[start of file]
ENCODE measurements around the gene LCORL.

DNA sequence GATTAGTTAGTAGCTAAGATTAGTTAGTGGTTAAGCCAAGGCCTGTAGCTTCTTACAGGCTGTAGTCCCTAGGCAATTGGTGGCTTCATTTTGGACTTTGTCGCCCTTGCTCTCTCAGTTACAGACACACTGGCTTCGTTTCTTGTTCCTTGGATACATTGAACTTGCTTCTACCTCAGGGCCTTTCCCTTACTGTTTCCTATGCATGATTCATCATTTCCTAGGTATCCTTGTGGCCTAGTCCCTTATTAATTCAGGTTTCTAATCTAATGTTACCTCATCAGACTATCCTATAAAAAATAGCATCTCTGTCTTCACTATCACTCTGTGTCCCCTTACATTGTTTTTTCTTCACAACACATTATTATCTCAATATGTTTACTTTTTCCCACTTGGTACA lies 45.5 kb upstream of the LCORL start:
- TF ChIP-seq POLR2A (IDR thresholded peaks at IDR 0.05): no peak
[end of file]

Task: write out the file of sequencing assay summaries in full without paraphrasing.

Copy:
ENCODE measurements around the gene LCORL.

DNA sequence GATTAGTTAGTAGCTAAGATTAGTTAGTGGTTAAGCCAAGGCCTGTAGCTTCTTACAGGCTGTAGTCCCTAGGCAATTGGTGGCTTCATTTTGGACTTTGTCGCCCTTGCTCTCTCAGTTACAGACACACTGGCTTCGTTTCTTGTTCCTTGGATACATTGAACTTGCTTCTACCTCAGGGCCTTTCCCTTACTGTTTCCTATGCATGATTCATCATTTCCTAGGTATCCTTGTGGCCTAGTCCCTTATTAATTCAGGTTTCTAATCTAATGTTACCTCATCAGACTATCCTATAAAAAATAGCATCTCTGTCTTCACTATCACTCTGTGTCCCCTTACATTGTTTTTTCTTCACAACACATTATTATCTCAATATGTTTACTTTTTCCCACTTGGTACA lies 45.5 kb upstream of the LCORL start:
- TF ChIP-seq POLR2A (IDR thresholded peaks at IDR 0.05): no peak